Two years ago, we covered how Frankie Flood uses his PCNC 1100 to make various industrial arts projects and even hot-rod pizza cutters for celebrity chefs. Flood is a professor at the University of Wisconsin – Milwaukee, where he runs the university’s Digital Craft Research Lab (DCRL). “I also teach courses in a newly formed program at the university, called Digital Fabrication and Design,” Flood explains. Because the Digital Fabrication program is an applied program in design, it’s offered to Art students as a BA in Art, but also to Engineering students as a certificate program.
In the spring of 2015, Flood co-taught a course called Product Realization within the university’s School of Engineering. The class places mechanical and electrical engineers together with art students to solve problems that local companies are trying to solve. The course allows the students the opportunity to work in a group environment where each person brings their area of specialty to solve a specific problem. Flood explains, “Companies such as GE Health, Rexnord, Lorence Manufacturing Corporation, as well as local start-up companies buy into the class and assist in mentoring the student groups as they develop a product from initial concept to finished functional prototype.”
He utilizes the a PCNC 1100 in the classroom as a machine to both teach CAD/CAM workflow as well as give students access to really making things. “First and foremost, the Tormach mill is approachable. This is something that is important to me as I am teaching students in a class where this is their first encounter with CNC machining,” Flood explains. “Many of the students are aware of the theory of CNC machining, but being able to have confidence to approach a machine and put that theory into practice is important. If their first encounter with CNC were to involve a large industrial scale machining center, that learning curve would be steeper. That said, the Tormach is capable of machining industrial-scale parts, holding tolerances, and providing the students with a real-world applied experience.”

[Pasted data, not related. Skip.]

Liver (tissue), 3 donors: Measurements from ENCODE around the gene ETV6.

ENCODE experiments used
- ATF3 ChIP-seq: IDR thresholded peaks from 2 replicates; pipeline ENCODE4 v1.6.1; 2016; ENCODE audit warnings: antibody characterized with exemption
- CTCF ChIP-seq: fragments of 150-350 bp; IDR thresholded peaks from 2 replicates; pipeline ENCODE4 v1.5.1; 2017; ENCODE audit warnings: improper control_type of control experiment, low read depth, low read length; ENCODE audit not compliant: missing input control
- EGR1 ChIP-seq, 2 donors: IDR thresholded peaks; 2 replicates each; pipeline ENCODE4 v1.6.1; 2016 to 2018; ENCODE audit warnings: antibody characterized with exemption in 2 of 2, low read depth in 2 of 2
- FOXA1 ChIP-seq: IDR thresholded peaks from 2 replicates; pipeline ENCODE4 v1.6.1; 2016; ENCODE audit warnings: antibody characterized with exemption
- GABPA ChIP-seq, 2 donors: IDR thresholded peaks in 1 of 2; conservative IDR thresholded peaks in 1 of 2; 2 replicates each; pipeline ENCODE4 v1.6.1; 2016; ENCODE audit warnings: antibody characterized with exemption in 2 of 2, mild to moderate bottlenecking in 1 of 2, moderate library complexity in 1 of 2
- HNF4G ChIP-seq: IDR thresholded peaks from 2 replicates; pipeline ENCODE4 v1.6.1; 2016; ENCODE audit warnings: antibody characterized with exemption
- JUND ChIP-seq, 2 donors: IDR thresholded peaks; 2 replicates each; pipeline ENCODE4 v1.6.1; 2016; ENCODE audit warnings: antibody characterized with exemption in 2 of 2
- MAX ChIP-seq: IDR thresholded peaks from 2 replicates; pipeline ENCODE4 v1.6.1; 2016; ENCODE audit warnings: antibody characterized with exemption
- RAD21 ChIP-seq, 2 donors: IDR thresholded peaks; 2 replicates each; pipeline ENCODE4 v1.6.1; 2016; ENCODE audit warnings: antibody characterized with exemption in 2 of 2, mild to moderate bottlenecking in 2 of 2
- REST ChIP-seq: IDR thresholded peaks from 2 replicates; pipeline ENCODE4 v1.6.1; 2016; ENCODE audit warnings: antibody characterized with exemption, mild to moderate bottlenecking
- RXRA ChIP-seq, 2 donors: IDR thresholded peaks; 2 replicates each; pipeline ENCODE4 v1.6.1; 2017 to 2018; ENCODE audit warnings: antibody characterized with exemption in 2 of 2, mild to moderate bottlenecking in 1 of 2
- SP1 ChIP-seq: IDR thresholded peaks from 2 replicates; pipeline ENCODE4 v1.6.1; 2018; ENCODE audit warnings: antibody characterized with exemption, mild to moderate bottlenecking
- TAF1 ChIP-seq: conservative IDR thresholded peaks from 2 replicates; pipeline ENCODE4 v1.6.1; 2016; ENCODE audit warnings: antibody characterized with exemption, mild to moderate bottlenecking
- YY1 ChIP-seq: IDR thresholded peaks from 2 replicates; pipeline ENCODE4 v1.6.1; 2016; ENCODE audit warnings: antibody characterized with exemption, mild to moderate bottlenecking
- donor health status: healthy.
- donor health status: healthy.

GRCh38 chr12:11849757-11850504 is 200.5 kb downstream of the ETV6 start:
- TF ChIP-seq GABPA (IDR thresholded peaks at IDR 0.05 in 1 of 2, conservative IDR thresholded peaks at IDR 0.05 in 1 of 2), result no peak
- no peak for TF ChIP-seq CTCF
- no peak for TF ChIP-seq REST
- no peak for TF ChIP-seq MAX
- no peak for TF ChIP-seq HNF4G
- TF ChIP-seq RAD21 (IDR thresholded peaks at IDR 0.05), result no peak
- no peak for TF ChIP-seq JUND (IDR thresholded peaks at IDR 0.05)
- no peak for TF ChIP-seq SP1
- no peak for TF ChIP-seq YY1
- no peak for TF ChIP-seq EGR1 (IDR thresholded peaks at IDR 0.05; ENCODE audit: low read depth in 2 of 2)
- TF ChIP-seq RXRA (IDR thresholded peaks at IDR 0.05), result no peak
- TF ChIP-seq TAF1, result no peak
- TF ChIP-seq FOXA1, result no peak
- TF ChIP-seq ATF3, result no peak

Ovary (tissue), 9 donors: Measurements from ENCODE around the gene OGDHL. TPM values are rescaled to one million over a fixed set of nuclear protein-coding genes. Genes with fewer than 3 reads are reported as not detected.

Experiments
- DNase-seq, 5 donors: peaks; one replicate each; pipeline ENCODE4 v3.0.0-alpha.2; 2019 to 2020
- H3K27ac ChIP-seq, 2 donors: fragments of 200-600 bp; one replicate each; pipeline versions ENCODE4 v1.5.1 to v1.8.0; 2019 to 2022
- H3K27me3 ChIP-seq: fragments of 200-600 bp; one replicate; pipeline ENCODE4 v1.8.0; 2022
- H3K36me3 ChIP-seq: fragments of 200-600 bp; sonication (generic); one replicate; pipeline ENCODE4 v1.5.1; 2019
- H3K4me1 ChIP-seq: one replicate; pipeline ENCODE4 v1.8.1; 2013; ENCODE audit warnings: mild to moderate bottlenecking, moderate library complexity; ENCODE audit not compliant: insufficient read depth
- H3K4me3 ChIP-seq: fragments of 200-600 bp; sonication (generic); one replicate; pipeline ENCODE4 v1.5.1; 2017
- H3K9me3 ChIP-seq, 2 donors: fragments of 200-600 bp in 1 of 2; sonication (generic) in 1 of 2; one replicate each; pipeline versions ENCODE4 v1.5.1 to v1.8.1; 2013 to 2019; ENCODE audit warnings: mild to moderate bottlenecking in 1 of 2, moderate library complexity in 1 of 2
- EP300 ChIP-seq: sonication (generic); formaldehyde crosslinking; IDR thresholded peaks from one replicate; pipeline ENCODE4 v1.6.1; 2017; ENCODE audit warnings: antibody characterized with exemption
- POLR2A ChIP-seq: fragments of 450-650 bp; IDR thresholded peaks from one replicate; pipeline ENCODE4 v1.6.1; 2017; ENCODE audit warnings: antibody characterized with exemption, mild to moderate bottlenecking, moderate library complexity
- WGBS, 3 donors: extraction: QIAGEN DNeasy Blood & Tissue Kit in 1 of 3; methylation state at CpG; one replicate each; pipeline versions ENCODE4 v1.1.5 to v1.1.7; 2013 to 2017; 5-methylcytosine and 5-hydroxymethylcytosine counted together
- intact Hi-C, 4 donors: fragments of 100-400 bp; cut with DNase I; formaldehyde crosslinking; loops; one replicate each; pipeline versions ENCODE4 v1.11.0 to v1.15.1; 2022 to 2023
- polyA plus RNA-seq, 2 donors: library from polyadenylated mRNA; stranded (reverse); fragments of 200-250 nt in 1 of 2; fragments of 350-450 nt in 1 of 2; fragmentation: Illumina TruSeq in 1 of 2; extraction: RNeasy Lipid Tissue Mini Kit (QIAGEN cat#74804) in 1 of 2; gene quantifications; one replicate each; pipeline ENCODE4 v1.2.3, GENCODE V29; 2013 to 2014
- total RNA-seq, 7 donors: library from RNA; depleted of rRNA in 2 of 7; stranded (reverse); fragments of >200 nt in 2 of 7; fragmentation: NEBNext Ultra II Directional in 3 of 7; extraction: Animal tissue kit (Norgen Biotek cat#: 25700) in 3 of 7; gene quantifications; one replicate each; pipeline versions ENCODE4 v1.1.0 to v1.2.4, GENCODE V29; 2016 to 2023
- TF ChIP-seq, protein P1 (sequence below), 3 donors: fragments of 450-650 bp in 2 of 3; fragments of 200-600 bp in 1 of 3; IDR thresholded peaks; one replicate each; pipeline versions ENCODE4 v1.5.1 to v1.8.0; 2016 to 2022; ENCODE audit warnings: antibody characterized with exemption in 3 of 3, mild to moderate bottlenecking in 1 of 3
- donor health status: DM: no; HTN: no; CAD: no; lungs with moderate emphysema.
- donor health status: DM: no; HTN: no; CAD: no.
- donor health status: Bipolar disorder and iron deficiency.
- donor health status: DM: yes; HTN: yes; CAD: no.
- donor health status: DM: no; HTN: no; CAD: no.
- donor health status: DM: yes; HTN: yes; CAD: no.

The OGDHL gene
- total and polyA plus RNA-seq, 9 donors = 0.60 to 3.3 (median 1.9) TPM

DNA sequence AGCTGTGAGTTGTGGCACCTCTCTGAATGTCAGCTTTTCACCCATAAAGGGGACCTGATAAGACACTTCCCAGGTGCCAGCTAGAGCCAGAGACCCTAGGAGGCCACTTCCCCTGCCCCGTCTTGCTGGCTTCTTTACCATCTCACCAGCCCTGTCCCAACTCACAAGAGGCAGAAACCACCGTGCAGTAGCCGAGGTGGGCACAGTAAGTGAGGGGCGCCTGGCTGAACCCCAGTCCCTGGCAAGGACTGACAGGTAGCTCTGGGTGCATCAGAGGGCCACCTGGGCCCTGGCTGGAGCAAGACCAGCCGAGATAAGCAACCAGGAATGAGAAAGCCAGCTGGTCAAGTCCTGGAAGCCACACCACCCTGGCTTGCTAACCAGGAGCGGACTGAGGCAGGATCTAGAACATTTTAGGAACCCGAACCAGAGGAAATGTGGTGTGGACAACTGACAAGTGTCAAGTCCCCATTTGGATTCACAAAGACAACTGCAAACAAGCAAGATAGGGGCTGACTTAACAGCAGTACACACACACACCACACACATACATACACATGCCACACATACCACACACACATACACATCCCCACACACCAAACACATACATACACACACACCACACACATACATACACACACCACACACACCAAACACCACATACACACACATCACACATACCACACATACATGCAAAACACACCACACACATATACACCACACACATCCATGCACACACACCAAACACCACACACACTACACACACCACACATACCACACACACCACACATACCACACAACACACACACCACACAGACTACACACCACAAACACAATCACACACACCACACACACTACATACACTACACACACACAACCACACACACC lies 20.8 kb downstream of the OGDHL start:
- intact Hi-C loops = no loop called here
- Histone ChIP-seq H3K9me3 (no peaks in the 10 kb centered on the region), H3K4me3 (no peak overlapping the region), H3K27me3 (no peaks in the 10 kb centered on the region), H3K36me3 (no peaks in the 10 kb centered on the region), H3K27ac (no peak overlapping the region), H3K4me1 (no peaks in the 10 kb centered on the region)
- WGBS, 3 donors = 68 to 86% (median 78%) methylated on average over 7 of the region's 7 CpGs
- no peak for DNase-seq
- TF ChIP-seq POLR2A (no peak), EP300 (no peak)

With the emergence of the STEM (and STEAM) initiatives, as well as the maker movement, Flood has witnessed a valuable resource in bringing people from various backgrounds together. “It has allowed information to be shared freely, and it has knocked down the barriers between professions. We live in a time like no other, where information is easily accessible and the ability to connect with people across the globe has never been so easy,” he says. “Collaboration with large groups of people providing input is possible in ways we could never have imagined. New software and technology is coming out of these collaborations, and the way in which we solve problems and the tools at our disposable are even more accessible and diverse.”
He continues, “Companies are realizing that innovation comes out of an applied approach to learning through making, and working with materials. I started manual machining by reading a copy of South Bend’s ‘How to Run a Lathe’ because it was difficult at that time to get information on using a lathe. That’s when industrial arts programs were being shut down, and the trades seemed to be dying. It seems that, now with the emergence of the ‘maker’ movement, that an awareness of the importance of making in a creative environment, is on the rise.”
Flood has seen, first-hand, the value of making in education, with both his students and his own learning experiences. “With the extensive number of Tormach users sharing knowledge via the internet, I am able to demonstrate to students how, just by having this single machine, a business can be built around it and the associated knowledge of owning and running a Tormach. This gives my students the ability to dream of ideas and engage in entrepreneurial activities that are centered on problem solving and innovation.”